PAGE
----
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Ebeneza/Dr. Stagemaster's Amazing Imagination Machine

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EBENEZA

Players Workshop's Children's Theatre at the Second City

at Second City

DR. STAGEMASTER'S AMAZING IMAGINATION MACHINE

Players Workshop's Children's Theatre at the Second City

at Candlelight's Forum Theatre

Josephine Forsberg is the founder of the Players Workshop, the oldest continuously running school of improvisation for adults and children. And the Players Workshop operates the popular Children's Theatre, which has two shows currently running: Dr. Stagemaster's Amazing Imagination Machine, out at the Candlelight's Forum Theatre in Summit, and Ebeneza, on the main stage at Second City. Before I went to see them, Forsberg cautioned me that both shows are performed by students. "They're just learning," she said. "I'm not even sure they should be reviewed."

Her comment could be regarded as motherly, protective of her children--literally as well as figuratively, since her son Eric Forsberg directed Dr. Stagemaster, and her daughter Linnea Forsberg Kirk directed Ebeneza.

But figuratively Forsberg also made a good point: anyone who attends these shows expecting slick, professional performances will be disappointed. Anyone looking for a little silly fun, however--and that includes children of all ages--will find plenty of it.

Though the title of Dr. Stagemaster contains the word "imagination," Ebeneza displays more of that commodity. The play is an updated version of Charles Dickens's A Christmas Carol, with a female workaholic (Donna Urbanowicz) in the title role. The Ghost of Christmas Past (Steven Chase) is a hippie dressed in bell-bottoms, a tie-dyed T-shirt, and John Lennon sunglasses. "Welcome to a spirit lovefest," he says to the audience before taking Ebeneza on a trip back to the 1960s, when she and her friend Marley had plotted the overthrow of their boss, Mr. Fezziwig (Bruce Green), and her brother Charlie (Chip Schubert) left for Vietnam, never to return.

The Ghost of Christmas Present (Renardo B. Bell) is the rap-talking leader of a rock band, and the Ghost of Christmas Future is a maniac played by Kristian Hammond, who transports Ebeneza from place to place by emitting a horrifying scream. (The children are invited to join in--and they do.)

With such a strong plot, Ebeneza moves forward swiftly, though many of the cast members are a bit tentative when they improvise. And the songs, which contain lines such as "Ebeneza, you've become such a geeza," are goofy enough to make the children laugh.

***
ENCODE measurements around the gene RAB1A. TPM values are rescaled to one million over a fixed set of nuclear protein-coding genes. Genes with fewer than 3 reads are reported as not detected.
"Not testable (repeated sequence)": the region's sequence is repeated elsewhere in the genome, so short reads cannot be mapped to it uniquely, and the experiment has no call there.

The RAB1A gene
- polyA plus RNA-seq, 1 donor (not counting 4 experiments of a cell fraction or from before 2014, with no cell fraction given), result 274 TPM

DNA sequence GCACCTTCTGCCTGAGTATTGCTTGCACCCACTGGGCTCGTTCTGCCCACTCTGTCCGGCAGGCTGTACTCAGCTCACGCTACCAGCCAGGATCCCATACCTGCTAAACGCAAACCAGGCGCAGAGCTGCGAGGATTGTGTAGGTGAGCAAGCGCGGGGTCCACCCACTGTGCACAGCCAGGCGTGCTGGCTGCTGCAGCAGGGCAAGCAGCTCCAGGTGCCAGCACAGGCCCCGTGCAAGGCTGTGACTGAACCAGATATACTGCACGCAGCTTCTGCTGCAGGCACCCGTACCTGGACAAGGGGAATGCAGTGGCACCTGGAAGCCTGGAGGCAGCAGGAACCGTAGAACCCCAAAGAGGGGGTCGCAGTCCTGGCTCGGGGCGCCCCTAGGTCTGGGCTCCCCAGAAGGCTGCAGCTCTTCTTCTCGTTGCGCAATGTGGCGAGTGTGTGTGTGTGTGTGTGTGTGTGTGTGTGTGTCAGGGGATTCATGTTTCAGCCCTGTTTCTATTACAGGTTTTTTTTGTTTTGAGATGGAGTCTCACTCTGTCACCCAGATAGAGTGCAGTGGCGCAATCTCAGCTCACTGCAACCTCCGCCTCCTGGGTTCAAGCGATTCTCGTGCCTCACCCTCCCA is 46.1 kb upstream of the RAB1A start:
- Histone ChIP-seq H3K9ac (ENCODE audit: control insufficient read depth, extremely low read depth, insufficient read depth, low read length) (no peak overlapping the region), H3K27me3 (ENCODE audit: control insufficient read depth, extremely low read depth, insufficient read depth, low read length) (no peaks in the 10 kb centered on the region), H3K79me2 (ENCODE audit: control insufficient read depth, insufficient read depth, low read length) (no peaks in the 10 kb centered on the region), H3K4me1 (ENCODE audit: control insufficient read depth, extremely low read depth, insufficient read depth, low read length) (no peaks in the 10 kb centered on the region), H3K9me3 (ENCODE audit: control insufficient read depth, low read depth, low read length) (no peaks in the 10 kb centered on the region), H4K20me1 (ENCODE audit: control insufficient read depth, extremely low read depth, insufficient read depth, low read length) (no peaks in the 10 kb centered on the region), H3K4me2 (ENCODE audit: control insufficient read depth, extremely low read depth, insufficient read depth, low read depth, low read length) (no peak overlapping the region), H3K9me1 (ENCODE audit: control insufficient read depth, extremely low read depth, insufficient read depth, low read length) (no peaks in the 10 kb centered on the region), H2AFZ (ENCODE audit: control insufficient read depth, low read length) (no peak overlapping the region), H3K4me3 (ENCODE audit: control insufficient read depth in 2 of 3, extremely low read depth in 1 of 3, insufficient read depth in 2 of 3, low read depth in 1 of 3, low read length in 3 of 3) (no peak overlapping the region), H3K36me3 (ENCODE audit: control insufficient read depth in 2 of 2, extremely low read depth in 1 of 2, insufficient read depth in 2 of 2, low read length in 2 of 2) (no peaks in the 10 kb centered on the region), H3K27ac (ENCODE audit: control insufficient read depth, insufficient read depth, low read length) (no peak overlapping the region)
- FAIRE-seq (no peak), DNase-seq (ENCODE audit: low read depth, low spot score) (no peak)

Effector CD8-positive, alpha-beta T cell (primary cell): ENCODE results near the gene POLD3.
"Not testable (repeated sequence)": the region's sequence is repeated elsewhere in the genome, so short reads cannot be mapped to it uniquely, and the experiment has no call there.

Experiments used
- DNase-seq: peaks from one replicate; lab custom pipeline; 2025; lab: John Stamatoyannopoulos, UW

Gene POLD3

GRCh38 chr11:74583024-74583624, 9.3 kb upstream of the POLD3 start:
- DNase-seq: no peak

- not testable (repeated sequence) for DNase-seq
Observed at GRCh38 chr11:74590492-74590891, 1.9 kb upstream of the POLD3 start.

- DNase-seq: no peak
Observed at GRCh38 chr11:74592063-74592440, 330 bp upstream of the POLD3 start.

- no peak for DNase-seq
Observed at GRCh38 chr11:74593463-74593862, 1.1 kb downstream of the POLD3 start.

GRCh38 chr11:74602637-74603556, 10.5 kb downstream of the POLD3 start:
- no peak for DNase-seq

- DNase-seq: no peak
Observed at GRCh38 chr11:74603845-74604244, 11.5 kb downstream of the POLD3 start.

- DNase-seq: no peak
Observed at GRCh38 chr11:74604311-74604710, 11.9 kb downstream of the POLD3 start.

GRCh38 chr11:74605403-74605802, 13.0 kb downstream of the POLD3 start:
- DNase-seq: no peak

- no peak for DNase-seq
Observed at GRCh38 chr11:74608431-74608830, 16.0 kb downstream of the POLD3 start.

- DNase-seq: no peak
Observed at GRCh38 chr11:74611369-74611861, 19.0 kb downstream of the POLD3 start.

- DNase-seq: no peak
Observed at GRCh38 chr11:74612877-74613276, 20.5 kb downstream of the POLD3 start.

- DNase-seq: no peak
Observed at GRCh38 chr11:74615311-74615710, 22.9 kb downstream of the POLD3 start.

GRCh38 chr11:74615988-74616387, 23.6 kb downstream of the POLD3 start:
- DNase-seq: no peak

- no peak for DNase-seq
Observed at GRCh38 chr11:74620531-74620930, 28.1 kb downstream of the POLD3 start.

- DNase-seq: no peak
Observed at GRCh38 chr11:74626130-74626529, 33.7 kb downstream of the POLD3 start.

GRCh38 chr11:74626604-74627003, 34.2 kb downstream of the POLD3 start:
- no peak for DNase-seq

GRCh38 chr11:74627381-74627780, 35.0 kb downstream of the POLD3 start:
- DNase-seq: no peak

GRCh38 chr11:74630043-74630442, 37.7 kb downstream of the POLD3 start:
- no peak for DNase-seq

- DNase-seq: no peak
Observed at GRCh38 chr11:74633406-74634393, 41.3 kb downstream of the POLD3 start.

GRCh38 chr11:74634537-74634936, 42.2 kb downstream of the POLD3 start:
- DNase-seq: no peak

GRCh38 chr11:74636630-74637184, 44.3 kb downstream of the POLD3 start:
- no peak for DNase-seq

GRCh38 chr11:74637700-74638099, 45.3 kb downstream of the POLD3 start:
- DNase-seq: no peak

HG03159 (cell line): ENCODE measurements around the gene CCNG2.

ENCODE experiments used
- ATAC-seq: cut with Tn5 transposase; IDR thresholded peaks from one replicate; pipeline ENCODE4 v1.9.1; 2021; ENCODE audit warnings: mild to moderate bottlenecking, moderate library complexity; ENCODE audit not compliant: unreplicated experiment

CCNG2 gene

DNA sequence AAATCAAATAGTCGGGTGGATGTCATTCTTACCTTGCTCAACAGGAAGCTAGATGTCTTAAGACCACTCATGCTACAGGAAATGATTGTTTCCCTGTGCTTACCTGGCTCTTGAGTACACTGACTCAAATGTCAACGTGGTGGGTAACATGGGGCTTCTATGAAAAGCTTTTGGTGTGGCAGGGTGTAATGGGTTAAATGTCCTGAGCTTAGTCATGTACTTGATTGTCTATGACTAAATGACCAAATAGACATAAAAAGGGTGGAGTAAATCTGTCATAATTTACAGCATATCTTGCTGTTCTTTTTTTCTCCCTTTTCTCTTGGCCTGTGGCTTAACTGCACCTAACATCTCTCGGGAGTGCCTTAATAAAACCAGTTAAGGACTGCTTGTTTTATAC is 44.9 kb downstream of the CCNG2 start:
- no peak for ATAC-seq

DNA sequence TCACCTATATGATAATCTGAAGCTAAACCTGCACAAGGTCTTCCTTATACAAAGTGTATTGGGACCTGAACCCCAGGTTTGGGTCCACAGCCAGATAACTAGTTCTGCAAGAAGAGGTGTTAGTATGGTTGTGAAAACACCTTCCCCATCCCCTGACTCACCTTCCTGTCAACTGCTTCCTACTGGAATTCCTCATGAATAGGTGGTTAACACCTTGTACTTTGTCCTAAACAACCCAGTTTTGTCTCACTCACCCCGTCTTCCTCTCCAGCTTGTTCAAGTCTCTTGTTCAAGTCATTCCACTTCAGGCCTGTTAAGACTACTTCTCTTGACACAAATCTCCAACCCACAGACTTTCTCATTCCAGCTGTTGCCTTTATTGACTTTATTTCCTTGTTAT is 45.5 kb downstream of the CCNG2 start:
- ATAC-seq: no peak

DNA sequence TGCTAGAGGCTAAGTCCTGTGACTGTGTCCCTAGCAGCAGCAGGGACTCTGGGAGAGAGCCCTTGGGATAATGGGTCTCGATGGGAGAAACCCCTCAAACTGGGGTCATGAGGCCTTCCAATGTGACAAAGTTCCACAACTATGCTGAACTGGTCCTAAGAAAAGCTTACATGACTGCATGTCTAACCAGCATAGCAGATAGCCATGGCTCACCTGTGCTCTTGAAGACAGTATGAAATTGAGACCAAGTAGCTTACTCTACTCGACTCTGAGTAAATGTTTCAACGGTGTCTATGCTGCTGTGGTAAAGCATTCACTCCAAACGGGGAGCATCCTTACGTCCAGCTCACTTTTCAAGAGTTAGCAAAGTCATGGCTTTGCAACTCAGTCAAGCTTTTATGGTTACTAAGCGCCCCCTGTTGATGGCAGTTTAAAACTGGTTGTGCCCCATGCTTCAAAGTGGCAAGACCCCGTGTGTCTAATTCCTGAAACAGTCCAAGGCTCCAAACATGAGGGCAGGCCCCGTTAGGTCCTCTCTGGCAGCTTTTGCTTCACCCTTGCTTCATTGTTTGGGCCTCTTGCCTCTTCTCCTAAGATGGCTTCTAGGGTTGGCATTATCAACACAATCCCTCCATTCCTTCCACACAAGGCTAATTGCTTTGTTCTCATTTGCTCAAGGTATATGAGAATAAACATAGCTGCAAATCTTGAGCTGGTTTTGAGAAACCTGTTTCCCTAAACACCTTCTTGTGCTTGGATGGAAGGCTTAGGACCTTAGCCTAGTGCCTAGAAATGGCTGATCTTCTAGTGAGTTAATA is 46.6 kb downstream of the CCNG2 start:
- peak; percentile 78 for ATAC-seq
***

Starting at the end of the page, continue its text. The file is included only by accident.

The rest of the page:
The 60-minute show begins with a quick lesson in imagination, with the cast members showing the children how to "see" the invisible props and scenery. Dr. Stagemaster begins with a similar lesson: the cast toss invisible balls into the audience, and then dodge those same balls when the children fire them back. But the lesson isn't essential, since most of the show consists of simple comic adaptations of fairy tales with the key props clearly visible. The "Cinderella Phantasy," for example, is a wordless ballet that includes lots of broad pantomime, but Cinderella and her stepsisters put on real gowns to go to the ball, and the prince comes around the next day with a real shoe. And in "Goldilocks" the bears have real bowls, and they keep slamming a real chair down on Papa Bear's toe.

The most engaging portion of Dr. Stagemaster, however, is the improvisation, and that does require some imagination. At the show I attended the children were asked to suggest an activity (playing Top Gun, a Nintendo game), something they do that gets them into trouble (saying bad words), and an animal (Max the dog). Then the cast--Lisa Wyatt, Jim Blanchette, Brooke Browne, Jill Shely, Sean Abley, and Duane Sharp--improvised a scene based on the suggestions.

Among these students of improv, some are further along than others. Shely, for example, seems perfectly comfortable onstage. Blanchette not only looks like John Belushi, he's a master at Belushi's technique of letting his facial expressions get the laughs. Speaking of faces, Browne has a great one for comedy--her large eyes and broad mouth make each emotion as vibrant as a neon sign.

It's true that the cast members here are just learning, but they obviously know quite a bit already. Otherwise they could never have kept a theater full of children engaged for more than an hour.

Art accompanying story in printed newspaper (not available in this archive): photo/Bob Conway.

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